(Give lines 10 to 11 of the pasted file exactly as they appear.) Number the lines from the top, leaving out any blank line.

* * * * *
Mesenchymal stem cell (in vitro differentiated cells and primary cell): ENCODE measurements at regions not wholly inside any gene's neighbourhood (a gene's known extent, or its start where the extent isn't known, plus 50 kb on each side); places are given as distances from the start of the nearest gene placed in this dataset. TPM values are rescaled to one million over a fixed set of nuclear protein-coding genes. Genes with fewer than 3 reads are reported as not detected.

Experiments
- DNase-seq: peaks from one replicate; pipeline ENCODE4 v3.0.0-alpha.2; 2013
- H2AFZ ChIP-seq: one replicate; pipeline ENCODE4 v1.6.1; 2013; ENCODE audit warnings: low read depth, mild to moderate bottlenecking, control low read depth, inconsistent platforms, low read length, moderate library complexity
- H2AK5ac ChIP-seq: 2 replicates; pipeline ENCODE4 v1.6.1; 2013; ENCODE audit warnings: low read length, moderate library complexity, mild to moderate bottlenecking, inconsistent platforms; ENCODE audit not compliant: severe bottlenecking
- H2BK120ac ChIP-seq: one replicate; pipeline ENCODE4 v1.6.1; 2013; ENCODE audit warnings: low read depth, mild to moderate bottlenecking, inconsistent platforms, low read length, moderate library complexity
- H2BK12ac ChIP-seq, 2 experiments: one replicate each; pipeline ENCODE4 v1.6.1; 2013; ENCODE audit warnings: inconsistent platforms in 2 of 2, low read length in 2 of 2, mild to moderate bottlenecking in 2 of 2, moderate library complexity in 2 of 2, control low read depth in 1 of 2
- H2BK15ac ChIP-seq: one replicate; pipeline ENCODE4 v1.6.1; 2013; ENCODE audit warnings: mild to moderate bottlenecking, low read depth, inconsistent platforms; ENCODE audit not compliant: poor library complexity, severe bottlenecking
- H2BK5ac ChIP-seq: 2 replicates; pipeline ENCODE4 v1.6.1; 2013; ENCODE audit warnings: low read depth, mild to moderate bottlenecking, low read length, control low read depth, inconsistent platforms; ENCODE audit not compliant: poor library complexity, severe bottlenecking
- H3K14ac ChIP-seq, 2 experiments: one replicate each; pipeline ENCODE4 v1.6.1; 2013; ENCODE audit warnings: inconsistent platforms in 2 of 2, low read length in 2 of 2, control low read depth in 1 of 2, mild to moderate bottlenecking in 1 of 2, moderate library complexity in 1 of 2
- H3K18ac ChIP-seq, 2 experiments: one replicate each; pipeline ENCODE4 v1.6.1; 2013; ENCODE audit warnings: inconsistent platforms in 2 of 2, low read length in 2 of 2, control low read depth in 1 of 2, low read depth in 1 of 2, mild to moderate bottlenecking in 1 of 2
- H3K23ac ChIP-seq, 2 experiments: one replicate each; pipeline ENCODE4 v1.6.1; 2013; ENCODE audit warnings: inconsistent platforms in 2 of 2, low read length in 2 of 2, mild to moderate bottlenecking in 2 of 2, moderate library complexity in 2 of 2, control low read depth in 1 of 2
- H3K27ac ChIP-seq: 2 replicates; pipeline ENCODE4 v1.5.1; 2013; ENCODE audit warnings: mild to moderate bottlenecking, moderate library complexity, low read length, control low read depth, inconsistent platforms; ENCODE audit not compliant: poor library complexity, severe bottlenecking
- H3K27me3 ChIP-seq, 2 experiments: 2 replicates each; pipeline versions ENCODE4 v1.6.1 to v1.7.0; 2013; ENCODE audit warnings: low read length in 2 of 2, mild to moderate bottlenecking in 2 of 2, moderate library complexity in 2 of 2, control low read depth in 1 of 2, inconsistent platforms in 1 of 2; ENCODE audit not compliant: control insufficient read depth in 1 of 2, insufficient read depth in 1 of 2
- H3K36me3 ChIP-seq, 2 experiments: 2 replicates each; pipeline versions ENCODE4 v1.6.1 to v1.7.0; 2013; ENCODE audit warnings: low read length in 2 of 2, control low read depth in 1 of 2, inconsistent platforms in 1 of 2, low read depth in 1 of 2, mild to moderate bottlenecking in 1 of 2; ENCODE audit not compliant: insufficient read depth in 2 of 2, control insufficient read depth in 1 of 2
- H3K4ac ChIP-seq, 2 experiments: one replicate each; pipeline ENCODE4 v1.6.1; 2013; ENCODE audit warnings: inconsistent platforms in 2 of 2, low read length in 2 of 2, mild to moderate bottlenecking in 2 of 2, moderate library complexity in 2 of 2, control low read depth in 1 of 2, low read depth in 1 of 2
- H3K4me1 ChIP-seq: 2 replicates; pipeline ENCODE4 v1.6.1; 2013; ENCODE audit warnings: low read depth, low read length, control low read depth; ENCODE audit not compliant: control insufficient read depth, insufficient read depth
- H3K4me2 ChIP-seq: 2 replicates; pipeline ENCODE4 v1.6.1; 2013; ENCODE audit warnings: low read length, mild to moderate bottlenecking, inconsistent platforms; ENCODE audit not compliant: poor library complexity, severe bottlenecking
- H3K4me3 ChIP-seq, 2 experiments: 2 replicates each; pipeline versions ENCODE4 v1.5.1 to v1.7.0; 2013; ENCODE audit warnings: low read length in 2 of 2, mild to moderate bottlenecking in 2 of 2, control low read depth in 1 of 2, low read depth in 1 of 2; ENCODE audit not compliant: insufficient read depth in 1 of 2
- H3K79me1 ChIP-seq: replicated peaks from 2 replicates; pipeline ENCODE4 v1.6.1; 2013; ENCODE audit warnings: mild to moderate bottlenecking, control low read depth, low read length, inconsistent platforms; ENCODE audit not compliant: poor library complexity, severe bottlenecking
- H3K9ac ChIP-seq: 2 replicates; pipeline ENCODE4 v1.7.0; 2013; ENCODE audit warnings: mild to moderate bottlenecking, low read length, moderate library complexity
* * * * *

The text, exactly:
- H3K14ac ChIP-seq, 2 experiments: one replicate each; pipeline ENCODE4 v1.6.1; 2013; ENCODE audit warnings: inconsistent platforms in 2 of 2, low read length in 2 of 2, control low read depth in 1 of 2, mild to moderate bottlenecking in 1 of 2, moderate library complexity in 1 of 2
- H3K18ac ChIP-seq, 2 experiments: one replicate each; pipeline ENCODE4 v1.6.1; 2013; ENCODE audit warnings: inconsistent platforms in 2 of 2, low read length in 2 of 2, control low read depth in 1 of 2, low read depth in 1 of 2, mild to moderate bottlenecking in 1 of 2